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International Notes Expanded Program on Immunization: Using Survey Data to Supplement Disease Surveillance

The success of an immunization program in reducing morbidity and mortality from vaccine-preventable diseases can be measured only with a reliable disease surveillance system. Currently, the impact of WHO's Expanded Program on Immunization at regional and global levels is monitored primarily through national incidence figures, which are often inaccurate because they are based on incomplete data gathered in the routine surveillance systems. In many countries, more accurate incidence figures are needed to guide immunization priorities and targets.

Completeness of reporting depends primarily on two elements. First, the public must have access to health services and use them. Second, the health services must report cases accurately and regularly to appropriate public health authorities. The following examples show that loss of information within the health system is a problem in both developed and developing countries.

In one study in the United States, discharge records of 11 Washington, D.C. hospitals revealed that only 35% of selected notifiable communicable diseases were officially reported (1). In the Netherlands, the number of measles cases reported by sentinel stations was compared with the number reported by general practitioners. Only an estimated 3% of cases had been reported (2). In an Eastern Mediterranean country, 850 cases of tetanus were reported to the Ministry of Health. However, based on hospital chart reviews, the total number of patients with tetanus admitted to hospitals in the same period was 1,880. Thus, 45% were properly reported. In Thailand, based on polio prevalence surveys, routine reporting of poliomyelitis was estimated at 24%. However, wide variations in reporting were observed in different areas; 85% of the expected number was reported in the northern and northeastern areas. In a Western Pacific country, surveys showed that 85% of polio cases had been seen by medical practitioners during the acute phase of illness. However, comparison of the estimated annual incidence of polio, calculated from lameness surveys, with official polio incidence figures showed a reporting efficiency of only 12% (3).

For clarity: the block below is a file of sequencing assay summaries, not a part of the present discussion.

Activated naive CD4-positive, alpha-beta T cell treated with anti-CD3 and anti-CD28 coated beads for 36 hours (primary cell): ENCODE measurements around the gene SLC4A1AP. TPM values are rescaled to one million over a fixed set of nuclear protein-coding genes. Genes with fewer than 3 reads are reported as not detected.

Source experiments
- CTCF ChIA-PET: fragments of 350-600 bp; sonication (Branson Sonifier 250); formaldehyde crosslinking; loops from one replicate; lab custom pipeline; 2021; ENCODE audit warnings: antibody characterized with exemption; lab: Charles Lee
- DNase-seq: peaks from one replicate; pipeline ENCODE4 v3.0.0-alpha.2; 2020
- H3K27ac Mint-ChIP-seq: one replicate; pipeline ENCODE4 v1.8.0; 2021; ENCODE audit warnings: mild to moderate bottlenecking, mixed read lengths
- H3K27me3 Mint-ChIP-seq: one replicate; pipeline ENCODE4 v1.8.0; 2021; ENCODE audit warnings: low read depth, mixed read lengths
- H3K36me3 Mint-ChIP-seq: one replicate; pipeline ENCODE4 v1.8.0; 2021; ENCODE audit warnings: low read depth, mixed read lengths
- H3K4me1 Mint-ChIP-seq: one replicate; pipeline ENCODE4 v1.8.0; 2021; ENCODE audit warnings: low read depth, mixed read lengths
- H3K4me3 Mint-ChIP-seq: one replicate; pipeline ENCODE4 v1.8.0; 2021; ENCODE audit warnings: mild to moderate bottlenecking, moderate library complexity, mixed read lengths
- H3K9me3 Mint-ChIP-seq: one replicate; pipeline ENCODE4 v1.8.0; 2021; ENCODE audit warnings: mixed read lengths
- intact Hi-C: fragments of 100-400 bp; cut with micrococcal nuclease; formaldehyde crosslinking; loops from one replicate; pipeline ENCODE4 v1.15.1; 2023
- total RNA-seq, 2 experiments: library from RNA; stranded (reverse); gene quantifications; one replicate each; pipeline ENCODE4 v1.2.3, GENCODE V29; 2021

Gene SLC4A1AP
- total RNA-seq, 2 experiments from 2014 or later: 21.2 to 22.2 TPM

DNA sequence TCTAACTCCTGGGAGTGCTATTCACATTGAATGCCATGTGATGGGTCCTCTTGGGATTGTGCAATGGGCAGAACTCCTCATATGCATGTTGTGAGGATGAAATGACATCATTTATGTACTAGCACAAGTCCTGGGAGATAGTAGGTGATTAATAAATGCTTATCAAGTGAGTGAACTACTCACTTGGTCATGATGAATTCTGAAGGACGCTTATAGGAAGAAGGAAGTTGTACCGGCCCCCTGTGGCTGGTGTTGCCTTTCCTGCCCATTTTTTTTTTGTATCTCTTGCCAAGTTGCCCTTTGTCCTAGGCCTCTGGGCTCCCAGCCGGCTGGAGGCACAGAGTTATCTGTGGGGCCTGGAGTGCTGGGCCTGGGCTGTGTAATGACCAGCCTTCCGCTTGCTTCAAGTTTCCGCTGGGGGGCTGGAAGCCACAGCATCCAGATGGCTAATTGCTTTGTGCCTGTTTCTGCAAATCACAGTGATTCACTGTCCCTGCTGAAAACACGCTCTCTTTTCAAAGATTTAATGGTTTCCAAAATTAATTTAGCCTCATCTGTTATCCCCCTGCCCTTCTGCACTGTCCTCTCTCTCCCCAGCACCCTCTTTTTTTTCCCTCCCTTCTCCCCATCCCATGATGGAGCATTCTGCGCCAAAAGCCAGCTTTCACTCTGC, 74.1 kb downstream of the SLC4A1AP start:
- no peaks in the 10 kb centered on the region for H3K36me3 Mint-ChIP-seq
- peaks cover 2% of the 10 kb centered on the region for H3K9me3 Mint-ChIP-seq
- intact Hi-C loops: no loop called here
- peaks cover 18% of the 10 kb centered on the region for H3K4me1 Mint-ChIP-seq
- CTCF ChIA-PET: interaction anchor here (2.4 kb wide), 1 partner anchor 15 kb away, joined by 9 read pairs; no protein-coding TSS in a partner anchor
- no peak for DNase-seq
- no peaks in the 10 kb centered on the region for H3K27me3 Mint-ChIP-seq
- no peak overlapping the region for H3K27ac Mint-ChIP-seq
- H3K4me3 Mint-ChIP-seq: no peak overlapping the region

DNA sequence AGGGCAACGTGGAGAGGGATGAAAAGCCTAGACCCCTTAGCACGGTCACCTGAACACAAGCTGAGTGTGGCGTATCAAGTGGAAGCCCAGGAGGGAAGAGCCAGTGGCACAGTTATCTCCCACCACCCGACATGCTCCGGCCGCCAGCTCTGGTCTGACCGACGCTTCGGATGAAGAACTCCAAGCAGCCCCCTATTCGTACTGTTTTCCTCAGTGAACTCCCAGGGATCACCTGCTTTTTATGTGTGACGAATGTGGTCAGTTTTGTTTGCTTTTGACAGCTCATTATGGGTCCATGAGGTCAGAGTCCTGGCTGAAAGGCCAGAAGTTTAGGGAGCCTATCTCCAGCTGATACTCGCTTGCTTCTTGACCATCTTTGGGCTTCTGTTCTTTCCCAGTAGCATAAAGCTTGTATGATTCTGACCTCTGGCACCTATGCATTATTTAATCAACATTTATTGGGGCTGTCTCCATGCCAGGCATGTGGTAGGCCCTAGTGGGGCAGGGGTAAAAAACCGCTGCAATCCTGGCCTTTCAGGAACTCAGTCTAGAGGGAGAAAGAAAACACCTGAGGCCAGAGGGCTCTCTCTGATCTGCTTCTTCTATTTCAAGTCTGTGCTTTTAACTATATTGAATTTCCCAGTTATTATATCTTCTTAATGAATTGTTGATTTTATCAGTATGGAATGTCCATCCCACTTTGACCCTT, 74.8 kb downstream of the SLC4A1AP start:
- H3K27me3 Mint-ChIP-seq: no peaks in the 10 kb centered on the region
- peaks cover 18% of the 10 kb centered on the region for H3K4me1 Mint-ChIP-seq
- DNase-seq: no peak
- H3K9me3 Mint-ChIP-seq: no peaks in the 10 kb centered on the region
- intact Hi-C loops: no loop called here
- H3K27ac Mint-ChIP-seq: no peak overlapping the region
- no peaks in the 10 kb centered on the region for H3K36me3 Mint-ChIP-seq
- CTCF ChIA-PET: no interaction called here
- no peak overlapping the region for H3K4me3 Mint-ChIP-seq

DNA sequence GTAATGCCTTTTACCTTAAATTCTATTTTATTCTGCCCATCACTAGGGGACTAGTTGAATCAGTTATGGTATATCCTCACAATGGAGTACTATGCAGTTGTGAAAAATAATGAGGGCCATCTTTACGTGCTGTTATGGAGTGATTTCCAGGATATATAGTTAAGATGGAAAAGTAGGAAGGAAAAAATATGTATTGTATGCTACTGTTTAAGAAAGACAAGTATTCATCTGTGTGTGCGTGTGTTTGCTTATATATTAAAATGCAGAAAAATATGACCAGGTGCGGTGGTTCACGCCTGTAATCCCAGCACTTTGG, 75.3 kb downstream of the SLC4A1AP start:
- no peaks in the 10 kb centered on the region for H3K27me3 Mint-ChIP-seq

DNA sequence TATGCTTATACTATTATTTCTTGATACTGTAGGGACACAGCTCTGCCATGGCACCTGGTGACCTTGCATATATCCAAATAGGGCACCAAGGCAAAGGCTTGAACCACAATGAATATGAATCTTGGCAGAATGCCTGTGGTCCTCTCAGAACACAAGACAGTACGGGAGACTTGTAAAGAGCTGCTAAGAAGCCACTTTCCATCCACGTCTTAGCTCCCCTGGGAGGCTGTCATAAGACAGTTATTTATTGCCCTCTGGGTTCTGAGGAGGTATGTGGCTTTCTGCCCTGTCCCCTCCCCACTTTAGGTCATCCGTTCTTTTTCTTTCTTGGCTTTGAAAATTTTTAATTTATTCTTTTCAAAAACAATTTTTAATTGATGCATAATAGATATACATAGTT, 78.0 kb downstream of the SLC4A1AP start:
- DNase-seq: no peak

To help overcome under-reporting, surveys have been conducted in many countries. In Tables 1 and 2, respectively, the results of 13 recent neonatal tetanus (TNN) surveys and 13 poliomyelitis surveys are compared with officially reported incidence figures to estimate reporting completeness.

Based on mortality rates in TNN surveys, an estimated 500,000 deaths from TNN occurred annually in the two regions (Table 1). Assuming that the case fatality rate for TNN is 85% and that TNN constitutes about 40% - 60% of all tetanus cases, approximately 1.2 million cases of tetanus occurred annually. The total number of all reported tetanus cases was 56,000. Thus, only approximately 2%-5% of all tetanus cases were detected and reported through the routine surveillance system.

Under-reporting of poliomyelitis in 13 countries from different regions was similarly estimated from lameness surveys (Table 2). Reporting completeness ranged from 1% to 26%.

The above examples indicate the magnitude of under-reporting using routine surveillance systems. In many countries, a great need exists to strengthen routine communicable disease surveillance. The task will be difficult, however, until there is easy access to health services and conscientious reporting. Until then, special surveys will remain periodically necessary to assess the completeness of existing reporting systems and to determine trends in actual disease incidence. Reported by WHO Weekly Epidemiologic Record 1982;57:361-2.


  1. Marier R. The reporting of communicable diseases. Am J Epidemiol 1977;105: 587-90.

  2. WHO. Weekly Epidemiological Record 1981;56:369-70.

  3. WHO. Weekly Epidemiological Record 1981;56:377-8.

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